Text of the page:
SUGGESTIONS FOR WEEKEND READING
Review: Poetry by Lord Byron and William Blake
When, to their airy hall, my father’s voice
Shall call my spirit, joyful in their choice;
When, poised upon the gale, my form shall ride,
Or, dark in mist, descend the mountains side;
Oh! may my shade behold no sculptured urns,
To mark the spot where earth to earth returns!
No lengthen’d scroll, no praise-encumber’d stone;
My epitaph shall be my name alone:
If that with honour fail to crown my clay,
Oh! may no other fame my deeds repay!
That, only that, shall single out the spot;
By that remember’d, or with that forgot.
— Lord Byron
Romanticism so defines the 19th century that it is hard to find examples of British culture from that era untouched by that philosophy. This reaction against the Enlightenment is in many ways best captured by the poetry the movement produced—a new kind of poetry that stressed intuition over reason and celebrated the pastoral over the urban. The six poets best known for Romantic poetry are Lord Byron, William Blake, William Wordsworth, Samuel Coleridge, Percy Shelley and John Keats.
Lord Byron (1788-1824) defined poetry as “the feeling of a Former world and Future,” explaining that poetry mirrors the juxtaposition felt by all of humanity of simultaneous hope and fear. In his introduction to the Folio Society edition, Johnathan Bate says, “Byron’s poetry wonderfully conjures back to life worlds that are lost: the ruins of Greece, the aesthetic glory (and the glory politics) of the Italian Renaissance, the wonders of the Orient, the exotic names of the Old Testament.” One of Byron’s most famous works which fully embodies this yearning is Child Harold’s Pilgrimage; in it, a jaded young man seeks distraction and stimulation by leaving England to travel the world. Written in Spenserian stanzas, this lengthy, narrative poem was dedicated to “lanthe,” a term of endearment for Lady Charlotte Harley who was 11 years old when the poem was published. While not strictly autobiographical, Byron reveals much of himself through the character of Childe Harold and laments his wasted early youth and, through the dedication to the child Lady Charlotte, shows his wish to have that innocence restored to him. Due to the self-revelation in the first two cantos of the poem, Byron was hesitant to have it published, but at the urging of friends did so in 1812. It brought him immediate acclaim, and by 1818 he had published the third and fourth cantos.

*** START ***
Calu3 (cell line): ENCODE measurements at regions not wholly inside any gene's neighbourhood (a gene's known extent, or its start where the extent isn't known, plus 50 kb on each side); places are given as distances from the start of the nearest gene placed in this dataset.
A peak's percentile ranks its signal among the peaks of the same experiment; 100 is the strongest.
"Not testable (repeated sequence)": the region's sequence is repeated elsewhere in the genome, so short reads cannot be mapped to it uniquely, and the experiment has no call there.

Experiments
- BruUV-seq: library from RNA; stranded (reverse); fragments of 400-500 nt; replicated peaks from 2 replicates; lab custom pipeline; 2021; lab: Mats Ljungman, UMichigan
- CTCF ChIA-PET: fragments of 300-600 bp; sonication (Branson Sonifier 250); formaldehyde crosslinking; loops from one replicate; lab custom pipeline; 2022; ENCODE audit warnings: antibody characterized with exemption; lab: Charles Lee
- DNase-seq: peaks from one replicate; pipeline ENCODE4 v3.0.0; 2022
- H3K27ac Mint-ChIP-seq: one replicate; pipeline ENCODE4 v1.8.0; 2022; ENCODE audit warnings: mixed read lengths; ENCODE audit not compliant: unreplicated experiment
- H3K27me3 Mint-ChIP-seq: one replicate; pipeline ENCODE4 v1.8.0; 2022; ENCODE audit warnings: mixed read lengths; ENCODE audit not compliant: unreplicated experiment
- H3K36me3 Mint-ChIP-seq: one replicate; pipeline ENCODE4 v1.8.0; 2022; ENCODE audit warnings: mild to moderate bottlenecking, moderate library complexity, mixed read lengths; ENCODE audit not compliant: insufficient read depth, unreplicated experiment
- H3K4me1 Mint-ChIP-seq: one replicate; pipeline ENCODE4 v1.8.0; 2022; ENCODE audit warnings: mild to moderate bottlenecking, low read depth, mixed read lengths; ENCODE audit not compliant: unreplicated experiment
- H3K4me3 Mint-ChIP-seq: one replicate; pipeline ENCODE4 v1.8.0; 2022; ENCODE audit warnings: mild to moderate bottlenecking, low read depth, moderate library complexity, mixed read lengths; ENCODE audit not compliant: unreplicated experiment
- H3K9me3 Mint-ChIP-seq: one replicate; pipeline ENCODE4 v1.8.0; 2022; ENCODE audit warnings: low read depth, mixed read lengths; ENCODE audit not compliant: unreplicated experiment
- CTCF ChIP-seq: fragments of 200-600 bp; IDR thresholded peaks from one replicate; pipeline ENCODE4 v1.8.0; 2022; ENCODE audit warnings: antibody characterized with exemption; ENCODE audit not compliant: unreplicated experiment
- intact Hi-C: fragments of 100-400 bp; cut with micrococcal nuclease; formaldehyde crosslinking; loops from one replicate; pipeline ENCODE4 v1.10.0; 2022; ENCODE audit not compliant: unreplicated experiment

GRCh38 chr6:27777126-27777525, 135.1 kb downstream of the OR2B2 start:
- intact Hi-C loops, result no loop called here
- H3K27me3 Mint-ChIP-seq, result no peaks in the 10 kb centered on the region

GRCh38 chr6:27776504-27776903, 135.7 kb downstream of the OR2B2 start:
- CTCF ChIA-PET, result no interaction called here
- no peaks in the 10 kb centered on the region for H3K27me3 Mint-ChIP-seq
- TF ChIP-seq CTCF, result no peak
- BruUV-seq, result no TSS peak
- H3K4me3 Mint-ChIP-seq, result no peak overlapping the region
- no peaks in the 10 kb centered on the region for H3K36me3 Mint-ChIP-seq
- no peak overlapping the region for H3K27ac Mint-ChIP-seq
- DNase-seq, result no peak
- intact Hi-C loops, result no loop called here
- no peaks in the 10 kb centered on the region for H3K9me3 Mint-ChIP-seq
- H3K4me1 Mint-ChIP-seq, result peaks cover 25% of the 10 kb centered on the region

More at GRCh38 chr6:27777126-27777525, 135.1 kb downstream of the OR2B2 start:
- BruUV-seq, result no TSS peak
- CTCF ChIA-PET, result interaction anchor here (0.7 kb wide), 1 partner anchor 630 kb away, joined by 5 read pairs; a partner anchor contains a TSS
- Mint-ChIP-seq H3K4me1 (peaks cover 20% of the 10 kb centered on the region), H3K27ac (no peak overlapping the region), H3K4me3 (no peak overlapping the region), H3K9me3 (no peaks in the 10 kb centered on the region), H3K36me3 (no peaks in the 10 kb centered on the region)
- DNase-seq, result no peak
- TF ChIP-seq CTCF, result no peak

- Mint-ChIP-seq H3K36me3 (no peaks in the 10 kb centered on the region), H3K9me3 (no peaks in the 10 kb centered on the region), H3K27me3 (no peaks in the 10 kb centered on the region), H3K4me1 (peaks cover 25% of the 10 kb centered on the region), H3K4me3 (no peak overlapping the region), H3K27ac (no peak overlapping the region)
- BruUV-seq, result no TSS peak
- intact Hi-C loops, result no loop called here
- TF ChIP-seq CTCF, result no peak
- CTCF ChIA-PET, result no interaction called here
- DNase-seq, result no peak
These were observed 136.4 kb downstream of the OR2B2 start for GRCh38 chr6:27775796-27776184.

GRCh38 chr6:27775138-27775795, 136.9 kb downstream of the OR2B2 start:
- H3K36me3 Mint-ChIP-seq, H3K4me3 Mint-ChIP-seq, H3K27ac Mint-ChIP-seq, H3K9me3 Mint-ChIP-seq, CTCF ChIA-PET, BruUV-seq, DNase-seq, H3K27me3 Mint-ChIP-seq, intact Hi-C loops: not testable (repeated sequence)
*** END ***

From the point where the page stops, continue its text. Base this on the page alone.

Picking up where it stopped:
Child Harold’s Pilgrimage also provided the first archetype of the “Byronic Hero” which came to characterize many characters in Victorian Gothic literature (see Ex Libris: Wuthering Heights). Historian and critic Lord Macaulay described this type as “a man proud, moody, cynical, with defiance on his brow, and misery in his heart, a scorner of his kind, implacable in revenge, yet capable of deep and strong affection.” The Byronic hero is also found in contemporary literature, a demonstration of Byron’s continued influence in the modern era, and is considered to be the precursor of a commonly observed type of antihero.
William Blake (1757 –1827) was largely unrecognized in his time, in stark contrast to Lord Byron, and was not even considered to be one of the leading Romantic poets until after the 1970s. Although Blake was considered mad by contemporaries for his idiosyncratic views, he is highly regarded today for his expressiveness and creativity. His work contains many philosophical and mystical undercurrents often characterized by his reverence of the Bible but hostility to the Church of England and to all forms of organized religion.
Blake published Songs of Innocence and of Experience, an illustrated collection of poems and arguably his defining work, in 1795. In them, Blake explores what he calls “the two contrary states of the human soul” and responds to Milton’s existential-mythic states of “Paradise” and “Fall” with his own definitions of consciousness—“Innocence” and “Experience.” Blake’s categories are modes of perception that would become standard in Romanticism: childhood as a state of protected innocence rather than original sin, but not immune to the fallen world and its institutions. “Experience,” then, becomes a state defined by the loss of childhood verve by fear, inhibition, social and political corruption, and most especially by the despotism of Church, State and aristocracy.
Perhaps most notable about the collection is that the poems are addressed to children, all the while exploring deep questions still debated by adults. The rhythms and rhyming patterns are simple and echo various forms of 18th-century children’s ballads, yet their meanings are often complex and ambiguous. The Folio Society has recently reproduced a facsimile of the finest extant copy, now kept in King’s College, Cambridge, which was printed and illustrated by Blake.
The Folio Society also has a fabulous collection of Lord Byron’s poems, which includes 23 of his most popular short poems as well as his great narrative poems. Byron’s own annotations are footnoted and provide a fascinating counterpart to his works. Twenty one wood engravings by Simon Brett ornament the pages and show a series of vignettes that are integrated throughout the volume.